I am a major fan of Aconitum, and while my tendencies lean towards the earlier, mitre cap shaped flowers of A.kyrlovii, not to mention the sublime two toned A.alboviolaceum, I do wait patiently for the sublime blue/purple, helmet shaped, fall flowering species as well!
Similar, but not, is this shorter, less substantial stalked species whose exact name eludes me at the moment. It saddens me to hear gardeners say they would like to grow it, but for its toxicity. These same gardeners grow Digitalis along their walkways! Avoid touching, and for the love of Sweet Baby Jesus, do not ingest it, and always as a safeguard wash your hands thoroughly when coming in from the garden….. otherwise, why not join the few and voraciously vocals among us gardeners known as the ‘helmet-heads!’
‘For a guy who most identifies his personality with that of a wolf, you sure do grow a lot of wolfsbane!’ A dear gardening friend once made this comment after counting no less than six different species growing here in the gardens. I miss her sharp tongued, sharper witted repartees.
My Actaea matusmurae ‘White Pearls’ flower wands are now a mass of seed-heads which in time will hopefully offer sustenance to the birds this winter. Otherwise they will drop and hopefully ensure the longevity of this must have Fall garden plant. Nothing comes close to replicating its intoxicating fragrance when in full bloom. It makes for a most pleasurable surprise, being that it blooms when much everything else has entered their ‘gentle decline.’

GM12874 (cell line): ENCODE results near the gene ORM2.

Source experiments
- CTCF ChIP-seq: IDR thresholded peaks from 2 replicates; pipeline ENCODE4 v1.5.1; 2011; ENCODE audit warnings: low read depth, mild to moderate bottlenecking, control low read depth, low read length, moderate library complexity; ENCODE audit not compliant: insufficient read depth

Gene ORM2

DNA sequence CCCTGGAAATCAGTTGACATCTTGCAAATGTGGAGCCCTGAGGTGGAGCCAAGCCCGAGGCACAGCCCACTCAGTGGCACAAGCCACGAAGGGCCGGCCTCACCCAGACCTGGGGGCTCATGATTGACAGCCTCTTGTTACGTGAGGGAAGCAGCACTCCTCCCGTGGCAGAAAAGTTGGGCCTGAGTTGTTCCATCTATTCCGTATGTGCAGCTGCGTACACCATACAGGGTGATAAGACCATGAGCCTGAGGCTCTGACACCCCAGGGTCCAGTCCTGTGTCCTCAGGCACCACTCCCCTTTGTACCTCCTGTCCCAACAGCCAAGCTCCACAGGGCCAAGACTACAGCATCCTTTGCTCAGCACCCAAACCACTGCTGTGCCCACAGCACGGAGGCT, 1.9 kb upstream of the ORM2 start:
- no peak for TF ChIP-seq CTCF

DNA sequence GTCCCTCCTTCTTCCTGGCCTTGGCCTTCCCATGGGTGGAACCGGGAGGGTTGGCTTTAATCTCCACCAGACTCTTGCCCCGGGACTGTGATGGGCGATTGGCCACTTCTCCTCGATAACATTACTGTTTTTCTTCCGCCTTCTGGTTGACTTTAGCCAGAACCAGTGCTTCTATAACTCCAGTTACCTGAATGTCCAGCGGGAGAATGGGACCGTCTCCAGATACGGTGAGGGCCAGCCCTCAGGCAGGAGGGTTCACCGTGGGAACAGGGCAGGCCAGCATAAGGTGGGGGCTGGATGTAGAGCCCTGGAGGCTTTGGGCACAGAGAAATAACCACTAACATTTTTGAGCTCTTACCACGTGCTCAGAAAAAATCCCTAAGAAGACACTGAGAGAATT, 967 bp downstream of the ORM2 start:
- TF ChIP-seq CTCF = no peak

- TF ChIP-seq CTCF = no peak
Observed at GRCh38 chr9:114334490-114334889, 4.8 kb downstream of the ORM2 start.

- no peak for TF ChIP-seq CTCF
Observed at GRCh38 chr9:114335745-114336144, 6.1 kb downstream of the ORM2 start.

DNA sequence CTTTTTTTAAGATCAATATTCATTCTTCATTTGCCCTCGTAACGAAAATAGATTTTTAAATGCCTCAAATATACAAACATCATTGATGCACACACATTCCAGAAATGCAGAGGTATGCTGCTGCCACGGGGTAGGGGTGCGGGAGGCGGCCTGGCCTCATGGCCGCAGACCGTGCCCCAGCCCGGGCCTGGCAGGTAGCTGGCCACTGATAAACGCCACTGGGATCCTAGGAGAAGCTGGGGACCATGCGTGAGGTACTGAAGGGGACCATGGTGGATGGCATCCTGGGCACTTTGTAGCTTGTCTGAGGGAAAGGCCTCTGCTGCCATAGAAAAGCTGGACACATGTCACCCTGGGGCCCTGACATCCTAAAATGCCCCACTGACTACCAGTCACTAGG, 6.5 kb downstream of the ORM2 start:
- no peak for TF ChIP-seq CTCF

Earlier in the season I squealed like a girl and pontificated on what is without a doubt, one of my all-time favourite woodland perennials – anemonopsis macrophylla! Now all the remains are these delicate, dangling seed pods which I am going to collect later in the season in an attempt to propagate this most bewitching of plants! Fingers crossed. Looking at the ground in front of it, I was thrilled to make a new discovery!
Another native, terrestrial ground orchid, Spiranthes cernua v. odorata ‘Chadds Ford,’ is one of the last to bloom in the garden. It is also known as ‘fragrant ladies tresses,’ and is native to moist boggy, slightly acidic soil in partial shade. It is another one of those ‘drop to your knees’ to fully appreciate type plants that never fails to stop visitors in their tracks! The distinct light vanilla fragrance is the proverbial icing on an already beautifully decorated cake! Please, please, please seek a reputable grower if you want to add this demure darling to your garden. Leave those in nature to themselves!
Next week will bring the semi annual application of Compost Plus to the garden, a well deserved ‘thank you’ on my behalf for what has turned out to be a stellar garden season. And sooner, rather than later, will come the first of the frosts. I’m too busy enjoying my children’s last seeming burst of rambunctiousness to be bothered worrying about when the first flakes will fly.